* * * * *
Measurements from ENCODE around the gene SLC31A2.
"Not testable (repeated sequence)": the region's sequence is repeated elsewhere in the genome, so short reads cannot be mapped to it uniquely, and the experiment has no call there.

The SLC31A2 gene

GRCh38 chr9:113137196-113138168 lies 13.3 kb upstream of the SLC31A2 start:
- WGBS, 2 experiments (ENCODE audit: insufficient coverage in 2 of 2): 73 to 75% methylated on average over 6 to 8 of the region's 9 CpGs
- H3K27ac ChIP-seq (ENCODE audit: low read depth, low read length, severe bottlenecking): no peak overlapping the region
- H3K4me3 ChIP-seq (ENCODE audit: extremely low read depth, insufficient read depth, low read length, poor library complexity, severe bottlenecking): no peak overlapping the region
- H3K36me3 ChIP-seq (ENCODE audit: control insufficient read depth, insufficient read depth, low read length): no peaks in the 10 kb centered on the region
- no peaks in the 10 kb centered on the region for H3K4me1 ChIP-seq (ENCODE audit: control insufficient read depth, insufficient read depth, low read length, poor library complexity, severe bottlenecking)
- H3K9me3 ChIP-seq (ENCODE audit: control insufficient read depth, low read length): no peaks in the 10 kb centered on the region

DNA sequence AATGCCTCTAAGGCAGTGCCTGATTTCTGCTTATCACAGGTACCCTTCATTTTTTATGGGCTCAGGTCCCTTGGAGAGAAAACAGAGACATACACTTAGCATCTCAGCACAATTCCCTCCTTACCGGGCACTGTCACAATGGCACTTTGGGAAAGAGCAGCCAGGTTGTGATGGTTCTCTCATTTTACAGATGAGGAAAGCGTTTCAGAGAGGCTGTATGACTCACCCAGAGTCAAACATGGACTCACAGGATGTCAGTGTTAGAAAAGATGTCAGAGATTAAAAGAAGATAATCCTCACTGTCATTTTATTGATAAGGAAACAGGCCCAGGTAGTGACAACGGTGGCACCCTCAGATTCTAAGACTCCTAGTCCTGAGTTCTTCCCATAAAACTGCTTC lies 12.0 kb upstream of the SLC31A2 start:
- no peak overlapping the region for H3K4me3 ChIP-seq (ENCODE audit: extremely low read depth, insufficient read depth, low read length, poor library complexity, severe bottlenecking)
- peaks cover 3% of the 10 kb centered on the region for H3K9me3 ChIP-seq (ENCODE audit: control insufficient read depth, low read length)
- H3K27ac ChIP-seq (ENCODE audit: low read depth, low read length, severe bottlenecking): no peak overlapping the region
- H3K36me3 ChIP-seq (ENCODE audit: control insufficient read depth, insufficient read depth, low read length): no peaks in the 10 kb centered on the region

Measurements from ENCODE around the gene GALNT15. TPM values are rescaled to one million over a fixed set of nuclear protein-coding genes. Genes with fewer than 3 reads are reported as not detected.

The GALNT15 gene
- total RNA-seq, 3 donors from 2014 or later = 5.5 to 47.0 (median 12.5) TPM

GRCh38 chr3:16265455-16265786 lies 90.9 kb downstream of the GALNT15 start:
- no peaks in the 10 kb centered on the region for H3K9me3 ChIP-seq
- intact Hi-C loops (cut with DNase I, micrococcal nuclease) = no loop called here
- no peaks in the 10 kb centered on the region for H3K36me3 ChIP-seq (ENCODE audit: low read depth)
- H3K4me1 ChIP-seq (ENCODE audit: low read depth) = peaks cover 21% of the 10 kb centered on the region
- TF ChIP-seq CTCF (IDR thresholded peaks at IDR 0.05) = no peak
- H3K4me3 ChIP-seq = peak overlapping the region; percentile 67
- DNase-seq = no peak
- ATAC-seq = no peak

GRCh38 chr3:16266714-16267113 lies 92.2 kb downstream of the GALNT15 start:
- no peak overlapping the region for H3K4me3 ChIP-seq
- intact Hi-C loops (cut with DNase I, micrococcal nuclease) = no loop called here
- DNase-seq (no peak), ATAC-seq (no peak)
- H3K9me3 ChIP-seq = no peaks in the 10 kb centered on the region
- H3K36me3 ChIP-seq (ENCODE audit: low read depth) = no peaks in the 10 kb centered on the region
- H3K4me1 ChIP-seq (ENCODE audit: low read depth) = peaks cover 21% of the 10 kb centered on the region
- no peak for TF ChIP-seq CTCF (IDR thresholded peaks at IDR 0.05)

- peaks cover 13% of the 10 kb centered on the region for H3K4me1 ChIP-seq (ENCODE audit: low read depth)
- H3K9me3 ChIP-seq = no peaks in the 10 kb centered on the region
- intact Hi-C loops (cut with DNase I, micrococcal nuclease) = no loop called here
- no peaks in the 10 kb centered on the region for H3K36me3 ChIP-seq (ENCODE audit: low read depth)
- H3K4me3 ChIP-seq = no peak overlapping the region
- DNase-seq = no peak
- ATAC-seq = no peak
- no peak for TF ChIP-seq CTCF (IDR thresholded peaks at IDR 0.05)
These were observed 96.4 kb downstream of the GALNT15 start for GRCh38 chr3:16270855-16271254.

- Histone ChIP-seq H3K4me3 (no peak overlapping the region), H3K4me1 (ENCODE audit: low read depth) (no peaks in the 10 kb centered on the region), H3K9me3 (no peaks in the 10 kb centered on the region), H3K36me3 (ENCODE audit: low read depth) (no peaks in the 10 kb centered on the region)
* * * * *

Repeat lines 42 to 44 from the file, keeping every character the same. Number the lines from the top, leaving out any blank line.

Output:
- ATAC-seq = no peak
- no peak for TF ChIP-seq CTCF (IDR thresholded peaks at IDR 0.05)
These were observed 96.4 kb downstream of the GALNT15 start for GRCh38 chr3:16270855-16271254.